I think in the court system there should be three categories of crime: minor, major and shameful. And pedophilia is firmly in the shameful category. And the shameful should not get to hide away from society, even in jail. For the breach of trust went beyond the actual victim to the whole of the society that trusted those wearing the robes of Christ’s representative. Shame needs to be on public display. In medieval times they put criminals in stocks on public display. I do not know why that practice was abandoned, but maybe they should bring them back for shameful crimes against humanity. Put pedophiles like Murray on public display, a placard hanging off their neck proclaiming their shameful act. Liberals will call it cruel and humiliating. And so it should be. Let victims of pedophiles see that the community supports them and shames their tormentors. I understand that my old school where Magnus Murray taught has removed any photos of him. Don’t do that. Put up a large photo of him in a public place and caption it ‘Pedophile’; write a condemnation of his actions. Lest we forget. Lest the evil rises from its slumber as soon as we relax our vigilance. One of the victims actually suggested this very idea to the school but was told that ‘was not in the spirit of Christian charity.’ I am speechless. If the Roman catholic church believe unrepentant pedophiles are worthy of our charitable thoughts, why on earth did they invent hell?
So, are you enraged about the evil of pedophiles? About the unfairness of the length of time it takes our justice system to discover the truth and eventually bring some sort of justice? About how difficult it can be to bring justice when it becomes a case of one person’s word against another’s? About the unfairness of the sentences that the guilty pedophiles are given relative to the effect that their crimes have had on their victims? Are you now sufficiently frustrated and determined to make this a better world where, in the interests of speeding up justice, the police and courts are allowed instant access to really know the truth, the whole truth and nothing but the truth? To effectively have full, constant access to everyone’s most intimate privacy?
That stopped you in your tracks didn’t it? So how do you stand on the digital intrusion of elected governments into the private lives of its citizens? Planting cameras, tapping phones and seizing computers to search hard drives for evidence of pedophilia activity. Are you comfortable with that? Since such planting, tapping and seizing requires sufficient evidence to gain a Court order to do so, most are possibly quite ok with that. You may not have been so compliant had you been asked that question ten years ago, but times change. If we have the technology to catch these criminals then we must use it; as long as there are controls in place to protect the innocent. But you also know that by the time it has reached the stage of acquiring sufficient evidence to authorise such planting, tapping and seizing, the offender has probably been engaged in this shameful activity for years. Irreparable damage to innocent children already done. It becomes too little too late, as the age and even intervening death of these pedophiles makes the bringing of justice too little, too late.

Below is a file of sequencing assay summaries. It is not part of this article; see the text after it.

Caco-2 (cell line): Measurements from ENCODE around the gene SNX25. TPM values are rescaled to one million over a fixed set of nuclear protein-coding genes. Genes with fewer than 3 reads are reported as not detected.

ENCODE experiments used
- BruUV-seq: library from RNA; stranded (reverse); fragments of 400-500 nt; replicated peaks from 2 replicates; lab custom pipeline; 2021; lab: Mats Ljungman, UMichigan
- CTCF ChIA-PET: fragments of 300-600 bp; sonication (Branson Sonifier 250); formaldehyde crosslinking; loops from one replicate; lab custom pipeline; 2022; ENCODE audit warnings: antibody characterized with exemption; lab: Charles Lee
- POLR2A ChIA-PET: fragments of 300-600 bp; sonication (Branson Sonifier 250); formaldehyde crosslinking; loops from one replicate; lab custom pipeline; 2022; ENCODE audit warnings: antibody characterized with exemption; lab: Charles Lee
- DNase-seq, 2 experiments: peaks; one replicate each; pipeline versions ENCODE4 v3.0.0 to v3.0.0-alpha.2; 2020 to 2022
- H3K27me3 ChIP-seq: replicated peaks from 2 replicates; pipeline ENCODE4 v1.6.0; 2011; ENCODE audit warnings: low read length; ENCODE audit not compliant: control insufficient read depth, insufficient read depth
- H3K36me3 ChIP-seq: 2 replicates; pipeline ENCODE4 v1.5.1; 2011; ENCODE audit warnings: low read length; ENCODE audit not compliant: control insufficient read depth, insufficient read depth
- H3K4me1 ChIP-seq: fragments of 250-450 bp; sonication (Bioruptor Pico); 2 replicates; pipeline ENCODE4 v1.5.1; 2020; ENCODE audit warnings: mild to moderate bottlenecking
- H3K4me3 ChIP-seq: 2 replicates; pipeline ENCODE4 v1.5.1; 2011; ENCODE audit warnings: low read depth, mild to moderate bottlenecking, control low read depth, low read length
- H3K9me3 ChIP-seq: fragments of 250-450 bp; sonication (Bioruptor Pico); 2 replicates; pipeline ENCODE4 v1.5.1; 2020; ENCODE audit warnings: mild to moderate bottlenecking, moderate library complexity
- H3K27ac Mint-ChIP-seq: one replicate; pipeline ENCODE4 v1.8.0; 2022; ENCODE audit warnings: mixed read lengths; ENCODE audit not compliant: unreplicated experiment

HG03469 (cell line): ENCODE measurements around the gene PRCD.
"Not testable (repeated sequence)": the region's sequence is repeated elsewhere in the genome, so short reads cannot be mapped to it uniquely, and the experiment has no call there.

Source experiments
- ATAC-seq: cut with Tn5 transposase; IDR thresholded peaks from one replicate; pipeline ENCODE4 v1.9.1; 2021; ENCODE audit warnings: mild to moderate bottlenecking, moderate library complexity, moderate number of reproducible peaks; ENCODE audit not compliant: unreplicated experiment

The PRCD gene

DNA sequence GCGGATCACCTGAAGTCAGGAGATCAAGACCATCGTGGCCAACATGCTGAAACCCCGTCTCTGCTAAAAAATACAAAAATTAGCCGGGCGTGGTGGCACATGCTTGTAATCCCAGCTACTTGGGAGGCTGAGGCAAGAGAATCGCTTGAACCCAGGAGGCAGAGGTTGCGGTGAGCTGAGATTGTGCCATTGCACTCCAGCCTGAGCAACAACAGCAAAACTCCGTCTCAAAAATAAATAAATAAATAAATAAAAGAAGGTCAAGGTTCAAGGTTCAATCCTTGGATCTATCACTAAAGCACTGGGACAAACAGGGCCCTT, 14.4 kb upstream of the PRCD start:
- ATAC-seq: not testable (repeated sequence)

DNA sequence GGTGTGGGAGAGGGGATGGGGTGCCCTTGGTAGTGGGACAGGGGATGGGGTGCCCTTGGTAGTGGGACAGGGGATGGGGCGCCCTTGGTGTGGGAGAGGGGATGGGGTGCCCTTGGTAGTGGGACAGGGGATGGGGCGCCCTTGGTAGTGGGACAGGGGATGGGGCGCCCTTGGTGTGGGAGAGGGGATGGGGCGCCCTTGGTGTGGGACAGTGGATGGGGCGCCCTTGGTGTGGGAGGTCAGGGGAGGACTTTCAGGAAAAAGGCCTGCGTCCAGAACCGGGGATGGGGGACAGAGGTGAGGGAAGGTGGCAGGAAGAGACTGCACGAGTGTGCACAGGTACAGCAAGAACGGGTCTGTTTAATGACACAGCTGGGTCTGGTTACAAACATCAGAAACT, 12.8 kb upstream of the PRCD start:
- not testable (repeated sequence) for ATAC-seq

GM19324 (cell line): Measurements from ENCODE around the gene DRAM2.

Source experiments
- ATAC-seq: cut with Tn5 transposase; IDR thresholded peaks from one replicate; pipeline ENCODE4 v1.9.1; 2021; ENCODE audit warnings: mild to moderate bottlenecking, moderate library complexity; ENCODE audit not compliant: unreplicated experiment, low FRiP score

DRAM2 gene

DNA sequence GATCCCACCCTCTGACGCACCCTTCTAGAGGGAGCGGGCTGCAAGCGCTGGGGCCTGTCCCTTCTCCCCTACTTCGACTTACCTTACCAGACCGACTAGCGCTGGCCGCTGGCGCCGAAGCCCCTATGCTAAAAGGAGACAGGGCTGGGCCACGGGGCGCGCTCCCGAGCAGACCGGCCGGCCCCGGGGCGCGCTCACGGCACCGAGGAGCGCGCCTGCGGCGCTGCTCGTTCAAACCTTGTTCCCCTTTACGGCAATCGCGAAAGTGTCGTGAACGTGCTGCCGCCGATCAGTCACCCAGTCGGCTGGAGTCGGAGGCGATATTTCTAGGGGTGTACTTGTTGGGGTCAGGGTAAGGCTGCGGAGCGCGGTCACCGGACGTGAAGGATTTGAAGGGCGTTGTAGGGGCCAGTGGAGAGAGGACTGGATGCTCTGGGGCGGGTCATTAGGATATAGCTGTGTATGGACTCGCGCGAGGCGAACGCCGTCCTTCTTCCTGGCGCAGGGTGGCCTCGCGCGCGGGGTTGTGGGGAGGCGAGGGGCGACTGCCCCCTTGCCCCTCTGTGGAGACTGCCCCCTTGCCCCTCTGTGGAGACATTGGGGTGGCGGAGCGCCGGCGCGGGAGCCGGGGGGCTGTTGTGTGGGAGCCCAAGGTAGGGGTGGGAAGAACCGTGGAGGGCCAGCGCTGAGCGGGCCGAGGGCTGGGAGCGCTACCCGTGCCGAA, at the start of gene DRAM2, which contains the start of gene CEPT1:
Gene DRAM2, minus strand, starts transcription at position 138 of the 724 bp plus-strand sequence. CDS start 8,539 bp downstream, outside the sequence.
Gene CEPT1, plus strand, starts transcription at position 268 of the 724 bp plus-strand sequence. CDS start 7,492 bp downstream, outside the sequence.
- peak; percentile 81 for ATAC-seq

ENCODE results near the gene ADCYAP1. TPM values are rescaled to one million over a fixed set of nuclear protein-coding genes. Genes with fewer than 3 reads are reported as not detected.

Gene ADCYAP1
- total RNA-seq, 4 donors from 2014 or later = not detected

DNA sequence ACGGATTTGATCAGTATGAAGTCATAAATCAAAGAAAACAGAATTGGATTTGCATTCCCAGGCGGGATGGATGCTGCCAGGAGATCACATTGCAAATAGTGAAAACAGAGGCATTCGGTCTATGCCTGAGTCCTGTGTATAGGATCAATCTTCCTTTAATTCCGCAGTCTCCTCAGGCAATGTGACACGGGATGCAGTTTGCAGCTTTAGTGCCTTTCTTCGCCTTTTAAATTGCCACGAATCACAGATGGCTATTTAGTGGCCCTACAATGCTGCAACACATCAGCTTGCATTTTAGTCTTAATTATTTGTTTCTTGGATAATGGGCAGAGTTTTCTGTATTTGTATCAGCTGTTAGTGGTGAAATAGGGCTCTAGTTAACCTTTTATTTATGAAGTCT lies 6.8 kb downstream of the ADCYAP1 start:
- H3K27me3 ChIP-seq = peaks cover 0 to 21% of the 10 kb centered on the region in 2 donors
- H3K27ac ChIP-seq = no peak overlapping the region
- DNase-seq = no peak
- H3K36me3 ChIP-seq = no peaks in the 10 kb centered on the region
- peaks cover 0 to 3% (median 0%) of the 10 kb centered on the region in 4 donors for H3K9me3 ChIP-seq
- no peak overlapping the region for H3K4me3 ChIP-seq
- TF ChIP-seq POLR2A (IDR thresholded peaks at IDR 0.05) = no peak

Actually the government can and does, even now, put cameras anywhere they want in public places, so what would you feel about the government bringing in a law that allowed them to constantly access all data going to all computers and phones in a 24/7 search for pedophile activity in order to prevent it rather than to solve it? Well Google are doing it anyway with their cookies and what nots, and we have nothing to hide, so if it stops pedophiles then……..maybe………
It would be a brave political party to try to sell that at election time, but lets imagine it did go through. The next stage, in a few short years, is that cyber pedophiles will be always finding ways to firewall cyber police (you do know I am bluffing my way through this cyber jargon don’t you). So all we have is two sets of online gamers doing in cyber space what cops and crims used to do on the street. Win some, lose some. But when you think about it, the brain is just a super computer hidden inside our heads and the cyber criminals have the same brain as all of us? So what if the government develop a way to scan our brain wirelessly just as they can scan a computer’s brain? Did I really say that out loud? Even for someone like me that is scarily no longer in the sci fi realm
So what about that? In, say, ten years time would we be sufficiently conditioned to buy into this idea of actually catching pedophiles while the intent is forming in their evil mind by scanning their brains as they walk through a shopping mall, or sit in a cafe? This will make the world predator free they will promise. Well, you think, if thats what it takes…..and we have the technology…… Really????? The ‘Thought Police’ then are no longer just a clever little exaggerated insult to politically correct pains in the arse? It is real? We are there?
As I write I know I should feel abhorrence about the concept that my every thought is being scanned and analysed by a super computer and that any red flag thoughts are being sent to some bureaucrat to assess and decide whether to send some men in black to pick me up for questioning and possible ‘re-education’. But the little idealist niggling inside is wondering if such openness is in fact the answer to world peace and happiness. A world of no secrets because secrets are the cloak of invisibility for evil. Without secrets the world will be truly beautiful, man. One world race of inter bred, coffee coloured, culturally homogenous people. One world government.